According to last week’s Pew Research Center poll on income inequality, the number one cause that both Democrats and Republicans identified for why the gap between the rich and everyone else has increased as of late is, surprisingly, the same: taxes. Among Democrats and left-leaners, 26% volunteered the tax system or tax loopholes as the main culprit for income inequality. The number shrunk to 14% among Republicans and right-learners – but was still the top vote getter. It is fortuitous then that Pew released its poll the same week that the French academic economist, Thomas Piketty, was here in the United States on a speaking tour to promote his new book, “Capital in the Twenty-First Century.”
Piketty does not exactly argue that tax policy is the “cause” of income inequity. Rather, he attributes such inequality to the ability of the rich to save and invest, thus earning a return on capital greater than the growth in the economy, But taxes are certainly part of Piketty’s solution to the problem. He prescribes higher taxes on income and a new global tax on capital, the latter of which no one sees as political viable.
As summarized by the New York Times’ David Leonhardt,
“Piketty’s First Law of Inequality [… is based upon t]he fact that the rich earn enough money to save money allows them to make investments that other people simply cannot afford. And investments — whether stones, land, corporate stock or education — tend to bring a positive return. Piketty describes the relationship formally as r > g: the rate of return on capital usually exceeds economic growth."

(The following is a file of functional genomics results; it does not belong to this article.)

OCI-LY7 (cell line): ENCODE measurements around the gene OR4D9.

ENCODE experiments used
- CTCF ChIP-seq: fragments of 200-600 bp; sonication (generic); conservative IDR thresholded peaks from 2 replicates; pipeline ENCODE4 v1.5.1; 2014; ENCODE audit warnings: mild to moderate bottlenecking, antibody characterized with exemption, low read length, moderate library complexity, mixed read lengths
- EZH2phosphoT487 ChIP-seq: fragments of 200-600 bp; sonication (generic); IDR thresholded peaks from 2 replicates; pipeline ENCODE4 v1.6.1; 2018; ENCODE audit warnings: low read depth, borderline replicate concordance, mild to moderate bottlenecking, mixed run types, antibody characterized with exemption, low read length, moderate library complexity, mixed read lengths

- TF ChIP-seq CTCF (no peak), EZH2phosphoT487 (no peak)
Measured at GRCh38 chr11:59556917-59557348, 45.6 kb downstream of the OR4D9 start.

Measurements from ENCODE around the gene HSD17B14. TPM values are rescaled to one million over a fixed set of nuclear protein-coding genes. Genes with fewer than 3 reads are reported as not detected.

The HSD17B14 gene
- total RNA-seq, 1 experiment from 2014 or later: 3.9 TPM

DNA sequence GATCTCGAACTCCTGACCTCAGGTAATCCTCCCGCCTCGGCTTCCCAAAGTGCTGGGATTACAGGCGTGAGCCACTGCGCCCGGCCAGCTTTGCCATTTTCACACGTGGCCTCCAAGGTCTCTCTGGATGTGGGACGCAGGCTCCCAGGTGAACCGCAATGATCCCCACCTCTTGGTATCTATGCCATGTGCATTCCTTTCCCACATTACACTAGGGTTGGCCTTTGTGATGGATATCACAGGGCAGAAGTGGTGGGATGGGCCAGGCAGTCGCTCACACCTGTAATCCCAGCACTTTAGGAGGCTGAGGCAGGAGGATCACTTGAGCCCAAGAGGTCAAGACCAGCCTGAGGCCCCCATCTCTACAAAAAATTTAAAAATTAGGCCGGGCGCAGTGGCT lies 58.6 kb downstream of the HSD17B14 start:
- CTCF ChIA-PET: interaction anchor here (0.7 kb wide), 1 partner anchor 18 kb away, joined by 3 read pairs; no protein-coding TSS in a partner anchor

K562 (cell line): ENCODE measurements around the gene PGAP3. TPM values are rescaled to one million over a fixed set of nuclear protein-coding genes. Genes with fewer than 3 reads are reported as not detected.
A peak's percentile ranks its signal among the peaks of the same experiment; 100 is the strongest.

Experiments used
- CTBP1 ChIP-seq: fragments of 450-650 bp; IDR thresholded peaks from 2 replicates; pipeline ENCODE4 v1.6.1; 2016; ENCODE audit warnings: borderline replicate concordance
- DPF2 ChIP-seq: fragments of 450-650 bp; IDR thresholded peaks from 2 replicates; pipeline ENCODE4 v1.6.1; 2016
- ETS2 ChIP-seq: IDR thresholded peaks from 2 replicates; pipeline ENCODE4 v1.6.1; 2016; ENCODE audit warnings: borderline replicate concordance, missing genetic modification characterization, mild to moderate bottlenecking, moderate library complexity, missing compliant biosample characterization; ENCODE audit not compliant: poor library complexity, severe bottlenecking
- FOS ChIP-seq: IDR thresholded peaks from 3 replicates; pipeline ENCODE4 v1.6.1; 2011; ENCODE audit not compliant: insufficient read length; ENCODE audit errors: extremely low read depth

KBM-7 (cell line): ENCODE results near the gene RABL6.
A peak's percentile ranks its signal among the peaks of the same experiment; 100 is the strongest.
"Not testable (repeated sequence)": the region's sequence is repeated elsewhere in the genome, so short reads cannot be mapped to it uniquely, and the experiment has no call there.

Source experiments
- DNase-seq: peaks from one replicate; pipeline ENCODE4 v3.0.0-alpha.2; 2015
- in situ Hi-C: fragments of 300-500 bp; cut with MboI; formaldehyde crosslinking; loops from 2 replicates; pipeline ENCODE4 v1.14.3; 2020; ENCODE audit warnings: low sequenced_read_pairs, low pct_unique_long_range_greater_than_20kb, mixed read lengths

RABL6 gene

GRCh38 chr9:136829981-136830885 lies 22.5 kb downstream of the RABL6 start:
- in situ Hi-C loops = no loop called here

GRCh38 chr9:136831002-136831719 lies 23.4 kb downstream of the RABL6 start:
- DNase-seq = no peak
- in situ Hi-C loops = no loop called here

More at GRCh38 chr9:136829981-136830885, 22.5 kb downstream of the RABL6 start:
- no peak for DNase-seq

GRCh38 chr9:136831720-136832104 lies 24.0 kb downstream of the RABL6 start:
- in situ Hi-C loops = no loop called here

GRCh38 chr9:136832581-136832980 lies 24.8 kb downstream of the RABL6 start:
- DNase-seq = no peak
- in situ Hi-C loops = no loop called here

In speaking about the rate of return on capital, it occurs to me Piketty is espousing a theory akin to the liberal mirror image in reverse of Supply Side Economics – in other words, that the supply of capital is the most important factor determining wealth. And his necessary corollary is to see increased taxation as the main remedy to the ever-increasing concentration of capital at the top – to which I would introduce Professor Piketty to that other Thomas: Thomas Friedman.
In his 2011 book, “That Used To Be Us,” Friedman argues that’s it not just about raising taxes. It’s about what you do with the proceeds of those taxes. He recommends that America “invest in education, infrastructure, and research and development, as well as open our society more widely to talented immigrants and fix the regulations that govern our economy.”
Friedman is focused on the Demand Side – government spending that will spur economic growth through adding to the gross domestic product. When this spending is designed at its best, these include investments in human capital that will pay dividends as educated people from all classes of society enter the workforce and earn (and spend) a decent living (which hopefully also allows them to also save and get in on that higher return on capital!).
Friedman’s spending is reliant on Piketty’s revenues, so their economic policies support each other. The problem, of course, is that both Thomases, Piketty and Friedman, require more sound fiscal policies than has been politically achievable with the U.S. House of Representatives, which is still under the fever of Tea Party minority control.
That fever was evident in the Pew Research Center poll, where 9% of Republicans and right-learners cited “the work ethic of the poor and government assistance programs” as the main cause of inequality. Almost none of the Democrats and left-learners cited this “blame the victim” cause. The Pew Research Center poll found that both parties pointed to Congress and undefined “government policies” as the second most popular cause of income inequality. But presumably in classic Supply Side fashion, conservatives likely favored less government and fewer taxes, which both Piketty and Friedman agree would only increase that inequality.
So yes, Americans agree on the main cause of income inequality, but draw opposite conclusions as to what should be done to address it – to which our introduction to the French professor may prove helpful.